Primary care initiative to commence in seven regions

On April 11, the Centers for Medicare & Medicaid Services (CMS) announced that seven geographic markets have been selected for rollout of the Comprehensive Primary Care Initiative (CPCI). Under the program, Medicare will work with commercial and state health insurance plans and offer bonus payments to primary care physicians who better coordinate care for their Medicare patients.

The CPCI will launch in the states of Arkansas, Colorado, New Jersey and Oregon; the Capital District-Hudson Valley region of New York; the Cincinnati-Dayton region of Ohio; and the greater Tulsa region of Oklahoma.

“The CPCI partners CMS with private-sector insurers to build and expand patient-centered medical home [PCMH] services. Its blended payment of fee-for-service, per-patient-per-month care coordination fee, and shared savings will enable participating primary care practices to build and expand PCMH services with funds to invest in electronic health record technology and redesigned medical offices,” said Glen Stream, MD, president of the American Academy of Family Physicians (AAFP). “The care management fee provides payment for previously uncompensated time for communication with patients, consultants, hospitals and other community resources.”

According to CMS, the participating payers in each market will be entering into a Memorandum of Understanding (MOU) with the agency. Once the participating payers have agreed to the terms and conditions of this MOU, the CMS Innovation Center will release a solicitation to primary care practices in these geographic areas wishing to participate in providing comprehensive primary care as part of this initiative. Approximately 75 primary care practices in each designated market will be selected to participate.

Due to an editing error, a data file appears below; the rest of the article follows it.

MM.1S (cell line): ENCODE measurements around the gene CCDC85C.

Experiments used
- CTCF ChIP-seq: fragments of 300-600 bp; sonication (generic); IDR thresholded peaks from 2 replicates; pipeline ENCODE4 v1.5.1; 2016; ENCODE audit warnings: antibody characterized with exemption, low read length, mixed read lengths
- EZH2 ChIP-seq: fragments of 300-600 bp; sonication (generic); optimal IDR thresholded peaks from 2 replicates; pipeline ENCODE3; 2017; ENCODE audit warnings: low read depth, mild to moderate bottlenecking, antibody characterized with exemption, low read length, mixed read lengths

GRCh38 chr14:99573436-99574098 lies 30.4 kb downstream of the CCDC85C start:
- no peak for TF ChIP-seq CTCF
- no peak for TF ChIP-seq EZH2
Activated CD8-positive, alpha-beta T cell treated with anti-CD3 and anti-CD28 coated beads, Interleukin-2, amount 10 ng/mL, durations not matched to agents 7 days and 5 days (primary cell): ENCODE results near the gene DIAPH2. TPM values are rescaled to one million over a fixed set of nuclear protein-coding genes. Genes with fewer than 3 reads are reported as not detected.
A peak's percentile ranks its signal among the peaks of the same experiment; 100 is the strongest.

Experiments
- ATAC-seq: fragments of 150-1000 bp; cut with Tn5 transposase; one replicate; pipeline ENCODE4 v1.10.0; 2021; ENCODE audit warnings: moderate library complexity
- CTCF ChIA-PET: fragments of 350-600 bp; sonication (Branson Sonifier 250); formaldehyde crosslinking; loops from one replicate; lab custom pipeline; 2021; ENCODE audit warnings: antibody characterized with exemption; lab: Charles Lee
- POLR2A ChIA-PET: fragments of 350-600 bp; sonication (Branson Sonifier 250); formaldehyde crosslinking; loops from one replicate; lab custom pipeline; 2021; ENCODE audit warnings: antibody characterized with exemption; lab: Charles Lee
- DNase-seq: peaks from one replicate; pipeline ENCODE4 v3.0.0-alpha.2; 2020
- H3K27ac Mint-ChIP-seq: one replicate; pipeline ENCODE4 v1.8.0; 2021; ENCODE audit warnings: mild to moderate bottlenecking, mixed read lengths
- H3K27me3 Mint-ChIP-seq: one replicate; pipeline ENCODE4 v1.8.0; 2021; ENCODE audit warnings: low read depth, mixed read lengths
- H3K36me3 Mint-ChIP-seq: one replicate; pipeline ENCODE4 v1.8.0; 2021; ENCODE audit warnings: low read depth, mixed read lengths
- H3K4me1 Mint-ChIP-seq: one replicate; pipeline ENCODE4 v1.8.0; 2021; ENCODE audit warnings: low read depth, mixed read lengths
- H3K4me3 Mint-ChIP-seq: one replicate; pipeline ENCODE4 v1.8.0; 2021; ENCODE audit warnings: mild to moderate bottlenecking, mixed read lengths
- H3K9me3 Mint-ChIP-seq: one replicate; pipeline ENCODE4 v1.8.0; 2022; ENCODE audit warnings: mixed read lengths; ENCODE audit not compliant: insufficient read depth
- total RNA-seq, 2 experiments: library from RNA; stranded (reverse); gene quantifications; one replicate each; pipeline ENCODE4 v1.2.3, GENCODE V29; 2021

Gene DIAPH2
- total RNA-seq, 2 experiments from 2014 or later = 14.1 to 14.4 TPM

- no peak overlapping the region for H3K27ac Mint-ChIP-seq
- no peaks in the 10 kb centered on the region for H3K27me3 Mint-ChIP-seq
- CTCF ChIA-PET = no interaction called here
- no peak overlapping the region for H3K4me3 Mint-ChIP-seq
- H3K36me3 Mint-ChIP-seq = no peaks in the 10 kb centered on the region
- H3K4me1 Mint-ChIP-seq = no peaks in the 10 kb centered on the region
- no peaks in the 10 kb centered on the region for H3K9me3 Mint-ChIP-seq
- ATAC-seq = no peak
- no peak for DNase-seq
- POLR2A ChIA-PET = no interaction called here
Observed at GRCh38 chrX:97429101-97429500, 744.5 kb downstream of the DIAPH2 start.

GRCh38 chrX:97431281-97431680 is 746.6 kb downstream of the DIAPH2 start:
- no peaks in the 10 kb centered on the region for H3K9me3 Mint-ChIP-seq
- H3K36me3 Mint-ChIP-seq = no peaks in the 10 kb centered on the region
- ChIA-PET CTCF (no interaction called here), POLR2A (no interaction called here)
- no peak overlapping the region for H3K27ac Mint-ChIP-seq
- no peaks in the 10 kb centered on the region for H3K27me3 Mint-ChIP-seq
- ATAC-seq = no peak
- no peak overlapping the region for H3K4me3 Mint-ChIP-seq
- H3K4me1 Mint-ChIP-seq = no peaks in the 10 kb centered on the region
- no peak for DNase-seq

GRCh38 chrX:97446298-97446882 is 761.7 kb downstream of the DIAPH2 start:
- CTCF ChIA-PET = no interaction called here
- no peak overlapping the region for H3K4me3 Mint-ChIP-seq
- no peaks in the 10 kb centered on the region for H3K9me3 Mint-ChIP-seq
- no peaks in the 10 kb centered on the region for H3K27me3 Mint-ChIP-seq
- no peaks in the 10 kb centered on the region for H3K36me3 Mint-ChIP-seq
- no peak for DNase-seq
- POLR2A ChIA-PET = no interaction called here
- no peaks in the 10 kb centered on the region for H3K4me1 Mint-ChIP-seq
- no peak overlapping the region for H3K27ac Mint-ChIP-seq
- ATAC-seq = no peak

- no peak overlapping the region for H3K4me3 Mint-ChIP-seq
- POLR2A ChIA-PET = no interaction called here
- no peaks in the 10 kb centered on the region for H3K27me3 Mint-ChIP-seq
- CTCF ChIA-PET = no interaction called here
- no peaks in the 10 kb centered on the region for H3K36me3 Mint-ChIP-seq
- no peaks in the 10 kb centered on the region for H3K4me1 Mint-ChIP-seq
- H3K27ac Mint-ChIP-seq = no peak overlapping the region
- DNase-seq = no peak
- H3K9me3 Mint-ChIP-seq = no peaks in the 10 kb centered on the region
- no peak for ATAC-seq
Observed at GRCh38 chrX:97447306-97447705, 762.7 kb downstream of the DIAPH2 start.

AAFP encourages family physicians in the seven named regions to apply for participation in CPCI once CMS releases the solicitation notice.

“This initiative is key to demonstrating the economic efficacy of care management fees for both Medicare beneficiaries and privately insured patients. By encouraging private-sector insurers to align their payments systems with the CPCI, this effort will enable patients of all ages to receive the comprehensive, coordinated care that is the foundation of the patient-centered medical home: diagnosis and treatment of acute illnesses, preventive services and management of chronic illnesses,” said Stream. “As a result, these patients avoid hospitalizations and emergency department visits, have fewer and less intense treatments, see lower costs and experience a better quality of life.”

You can access a fact sheet on the CPCI here.

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